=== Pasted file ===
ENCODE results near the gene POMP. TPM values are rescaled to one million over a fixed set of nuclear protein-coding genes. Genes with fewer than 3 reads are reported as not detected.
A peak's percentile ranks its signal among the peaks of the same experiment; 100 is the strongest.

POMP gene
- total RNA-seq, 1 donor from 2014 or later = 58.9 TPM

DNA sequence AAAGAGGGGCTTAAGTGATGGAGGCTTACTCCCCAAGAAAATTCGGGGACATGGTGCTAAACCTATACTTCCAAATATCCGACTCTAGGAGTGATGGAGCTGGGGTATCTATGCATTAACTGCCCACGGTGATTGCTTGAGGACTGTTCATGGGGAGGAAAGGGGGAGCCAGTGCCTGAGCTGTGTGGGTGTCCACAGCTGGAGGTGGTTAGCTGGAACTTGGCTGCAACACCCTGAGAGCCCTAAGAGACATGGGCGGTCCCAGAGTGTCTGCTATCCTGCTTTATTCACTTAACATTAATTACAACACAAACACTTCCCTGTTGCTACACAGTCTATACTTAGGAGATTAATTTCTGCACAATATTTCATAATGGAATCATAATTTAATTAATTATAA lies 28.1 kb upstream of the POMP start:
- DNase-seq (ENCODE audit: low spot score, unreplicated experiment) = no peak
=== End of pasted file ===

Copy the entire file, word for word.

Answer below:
ENCODE results near the gene POMP. TPM values are rescaled to one million over a fixed set of nuclear protein-coding genes. Genes with fewer than 3 reads are reported as not detected.
A peak's percentile ranks its signal among the peaks of the same experiment; 100 is the strongest.

POMP gene
- total RNA-seq, 1 donor from 2014 or later = 58.9 TPM

DNA sequence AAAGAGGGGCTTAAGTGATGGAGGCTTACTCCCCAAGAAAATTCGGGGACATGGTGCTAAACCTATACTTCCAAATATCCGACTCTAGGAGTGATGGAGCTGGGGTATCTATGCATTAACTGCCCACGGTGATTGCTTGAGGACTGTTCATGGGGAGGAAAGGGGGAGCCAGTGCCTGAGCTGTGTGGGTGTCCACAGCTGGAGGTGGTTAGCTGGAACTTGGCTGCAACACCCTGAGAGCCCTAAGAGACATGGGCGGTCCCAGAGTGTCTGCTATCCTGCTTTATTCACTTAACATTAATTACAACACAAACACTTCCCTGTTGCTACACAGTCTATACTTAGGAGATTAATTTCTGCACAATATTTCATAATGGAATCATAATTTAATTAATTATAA lies 28.1 kb upstream of the POMP start:
- DNase-seq (ENCODE audit: low spot score, unreplicated experiment) = no peak